Borisav Jović

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Borisav Jović
Borisav Jović.jpg
Jović in 2009
13th President of the Presidency of Yugoslavia
In office
15 May 1990 – 15 May 1991
Prime Minister Ante Marković
Preceded by Janez Drnovšek
Succeeded by Sejdo Bajramović (Acting)
12th Secretary General of Non-Aligned Movement
In office
15 May 1990 – 15 May 1991
Preceded by Janez Drnovšek
Succeeded by Stjepan Mesić
3rd Serbian Representative in the Yugoslav Presidency
In office
May 15, 1989 – June 15, 1992
Preceded by Nikola Ljubičić
Succeeded by Post abolished
Personal details
Born (1928-10-19) 19 October 1928 (age 86)
Nikšić, Batočina, Kingdom of Serbs, Croats, and Slovenes
Political party League of Communists of Serbia (–1990)
Socialist Party of Serbia (1990–present)

Borisav Jović (Serbian Cyrillic: Борисав Јовић, pronounced [jǒːʋit͡ɕ]; born 19 October 1928) is a former Serbian communist politician, who served as the Serbian member of the collective presidency of Yugoslavia during the late 1980s and early 1990s. He graduated from the University of Belgrade's School of Economics.

Career[edit]

Jović was a close ally and advisor of Serbian official Slobodan Milošević during the 1980s and 1990s, and helped Milošević attain power during the anti-bureaucratic revolution in Serbia.[1] He served as chairman of the presidency of Yugoslavia from May 1990 to May 1991. In his book Poslednji dani SFRJ (Belgrade, 1995), Joviċ describes how in late June 1990, following the electoral victory in Slovenia and Croatia of anti-Serb forces, he proposed to Milošević and federal defense minister Veljko Kadijević that they "throw Slovenia and Croatia out of Yugoslavia" through the use of force, while retaining hold of Serb-populated sections of Croatia, a proposal that Milošević agreed to. Shortly after that meeting Jović began implementing the strategy that led to the end of the federal Yugoslav state.[2][specify][need quotation to verify] Jović is perhaps best known for helping to negotiate the Brioni Accord in early July 1991, which gave Slovenia its independence after the Ten-Day War.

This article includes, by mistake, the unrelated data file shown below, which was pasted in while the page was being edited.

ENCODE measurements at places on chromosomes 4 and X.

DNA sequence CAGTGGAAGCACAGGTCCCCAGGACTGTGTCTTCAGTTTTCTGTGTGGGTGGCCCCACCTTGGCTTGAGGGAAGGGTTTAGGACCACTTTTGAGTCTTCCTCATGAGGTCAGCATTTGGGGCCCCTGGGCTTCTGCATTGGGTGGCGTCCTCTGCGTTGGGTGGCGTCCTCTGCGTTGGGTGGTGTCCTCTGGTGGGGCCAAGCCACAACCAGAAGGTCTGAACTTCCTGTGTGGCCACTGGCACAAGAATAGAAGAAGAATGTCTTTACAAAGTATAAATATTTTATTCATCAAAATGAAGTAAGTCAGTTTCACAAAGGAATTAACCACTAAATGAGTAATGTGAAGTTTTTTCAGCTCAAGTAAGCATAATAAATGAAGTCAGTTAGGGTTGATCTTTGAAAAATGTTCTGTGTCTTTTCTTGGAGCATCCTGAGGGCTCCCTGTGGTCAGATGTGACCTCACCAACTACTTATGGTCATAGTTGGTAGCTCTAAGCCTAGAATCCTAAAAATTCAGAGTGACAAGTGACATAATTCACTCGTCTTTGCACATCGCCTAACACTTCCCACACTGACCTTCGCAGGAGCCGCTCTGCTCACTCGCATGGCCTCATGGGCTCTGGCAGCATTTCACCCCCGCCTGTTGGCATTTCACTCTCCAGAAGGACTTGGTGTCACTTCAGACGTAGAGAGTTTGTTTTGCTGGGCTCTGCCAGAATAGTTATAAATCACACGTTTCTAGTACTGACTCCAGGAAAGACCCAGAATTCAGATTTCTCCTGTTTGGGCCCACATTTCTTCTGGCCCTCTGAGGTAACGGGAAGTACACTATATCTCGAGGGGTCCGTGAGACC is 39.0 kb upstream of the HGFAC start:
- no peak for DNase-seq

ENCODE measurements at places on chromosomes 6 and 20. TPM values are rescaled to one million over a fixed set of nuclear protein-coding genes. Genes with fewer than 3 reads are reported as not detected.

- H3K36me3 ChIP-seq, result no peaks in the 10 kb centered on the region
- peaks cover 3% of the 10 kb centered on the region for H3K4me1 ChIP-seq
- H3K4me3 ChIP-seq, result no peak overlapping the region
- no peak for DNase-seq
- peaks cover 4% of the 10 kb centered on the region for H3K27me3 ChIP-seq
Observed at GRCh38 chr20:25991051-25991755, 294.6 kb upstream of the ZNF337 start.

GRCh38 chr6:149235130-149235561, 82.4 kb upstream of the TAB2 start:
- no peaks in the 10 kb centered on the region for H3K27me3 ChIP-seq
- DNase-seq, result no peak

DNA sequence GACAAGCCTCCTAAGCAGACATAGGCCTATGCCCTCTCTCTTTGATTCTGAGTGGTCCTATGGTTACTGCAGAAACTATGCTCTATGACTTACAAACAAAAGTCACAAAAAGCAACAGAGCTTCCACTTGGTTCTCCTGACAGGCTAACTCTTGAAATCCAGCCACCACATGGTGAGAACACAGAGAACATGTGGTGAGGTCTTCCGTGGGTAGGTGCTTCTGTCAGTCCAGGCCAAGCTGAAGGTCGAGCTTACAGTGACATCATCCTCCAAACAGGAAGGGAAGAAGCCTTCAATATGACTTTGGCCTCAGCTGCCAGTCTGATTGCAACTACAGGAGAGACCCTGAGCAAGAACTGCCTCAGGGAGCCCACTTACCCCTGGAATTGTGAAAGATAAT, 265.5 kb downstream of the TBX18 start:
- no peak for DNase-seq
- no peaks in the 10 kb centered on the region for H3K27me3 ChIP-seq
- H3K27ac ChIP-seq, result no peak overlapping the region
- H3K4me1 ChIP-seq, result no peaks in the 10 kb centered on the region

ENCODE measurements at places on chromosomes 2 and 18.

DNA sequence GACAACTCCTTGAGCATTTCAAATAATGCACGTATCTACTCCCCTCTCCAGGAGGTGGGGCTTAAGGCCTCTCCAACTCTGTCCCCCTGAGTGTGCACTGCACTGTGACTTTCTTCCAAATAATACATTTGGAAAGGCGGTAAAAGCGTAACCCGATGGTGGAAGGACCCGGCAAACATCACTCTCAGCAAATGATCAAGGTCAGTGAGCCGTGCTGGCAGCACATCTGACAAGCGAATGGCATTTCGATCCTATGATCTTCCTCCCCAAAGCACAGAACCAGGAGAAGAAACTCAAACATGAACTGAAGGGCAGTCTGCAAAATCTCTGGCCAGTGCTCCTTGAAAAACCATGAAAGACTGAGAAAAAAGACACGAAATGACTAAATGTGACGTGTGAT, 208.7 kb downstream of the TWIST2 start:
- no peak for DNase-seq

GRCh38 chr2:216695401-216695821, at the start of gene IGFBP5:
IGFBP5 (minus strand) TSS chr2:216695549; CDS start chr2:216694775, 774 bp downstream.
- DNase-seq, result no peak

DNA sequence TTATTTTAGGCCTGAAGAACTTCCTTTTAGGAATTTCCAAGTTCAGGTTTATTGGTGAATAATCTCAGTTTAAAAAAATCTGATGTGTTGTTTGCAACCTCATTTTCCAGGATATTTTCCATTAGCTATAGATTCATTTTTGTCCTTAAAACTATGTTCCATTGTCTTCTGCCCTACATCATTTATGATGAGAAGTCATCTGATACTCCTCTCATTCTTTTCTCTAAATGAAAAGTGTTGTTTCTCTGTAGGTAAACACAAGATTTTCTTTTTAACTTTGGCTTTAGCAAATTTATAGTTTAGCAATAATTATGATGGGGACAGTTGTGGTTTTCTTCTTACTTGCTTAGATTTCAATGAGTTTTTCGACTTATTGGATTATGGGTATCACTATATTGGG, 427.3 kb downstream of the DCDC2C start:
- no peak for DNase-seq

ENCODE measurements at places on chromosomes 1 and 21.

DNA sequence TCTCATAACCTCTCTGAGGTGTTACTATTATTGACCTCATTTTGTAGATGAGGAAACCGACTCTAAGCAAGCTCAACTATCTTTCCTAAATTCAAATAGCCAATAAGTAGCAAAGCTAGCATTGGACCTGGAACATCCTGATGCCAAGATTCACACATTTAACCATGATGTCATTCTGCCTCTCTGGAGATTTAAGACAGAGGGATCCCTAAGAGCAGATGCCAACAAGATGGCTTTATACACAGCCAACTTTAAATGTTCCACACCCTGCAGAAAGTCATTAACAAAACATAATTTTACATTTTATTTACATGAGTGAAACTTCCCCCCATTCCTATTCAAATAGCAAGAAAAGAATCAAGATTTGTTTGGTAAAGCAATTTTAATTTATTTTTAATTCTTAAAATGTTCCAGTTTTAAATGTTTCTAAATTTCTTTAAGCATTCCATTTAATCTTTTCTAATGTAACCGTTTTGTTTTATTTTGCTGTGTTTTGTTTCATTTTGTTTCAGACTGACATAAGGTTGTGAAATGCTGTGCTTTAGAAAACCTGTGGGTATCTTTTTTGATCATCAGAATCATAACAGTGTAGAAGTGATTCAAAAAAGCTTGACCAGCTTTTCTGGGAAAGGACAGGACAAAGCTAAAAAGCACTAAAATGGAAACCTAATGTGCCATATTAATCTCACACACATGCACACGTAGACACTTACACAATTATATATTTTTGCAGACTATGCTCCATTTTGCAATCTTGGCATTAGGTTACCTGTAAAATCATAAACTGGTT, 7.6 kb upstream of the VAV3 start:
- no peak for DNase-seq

Near the end of his mandate in the rotating presidency, his successor, Stjepan Mesić, a Croat, was blocked from taking the presidency by four out of eight members of the presidency who thus violated the constitutional arrangement for rotation. In mid-1991, with the tensions leading to the Croatian War of Independence rising in Croatia, he attempted to enact emergency powers to the Yugoslav People's Army which would effectively enable the army to take control of the country and reverse the effects of the first free democratic elections which had elected independence-advocating governments in the republics of Croatia, Bosnia and Herzegovina, Macedonia and Slovenia, leaving only Serbia and Montenegro committed to union. A vote of 5 out of 8 members of the Presidency were required, and Serbia had under its political control votes of Serbia, Montenegro, Vojvodina and Kosovo and presumed that the Serb delegate representing Bosnia and Herzegovina would vote for the plan. The plan backfired, however, because the Bosnian Serb delegate, Bogić Bogičević, refused to vote for the plan.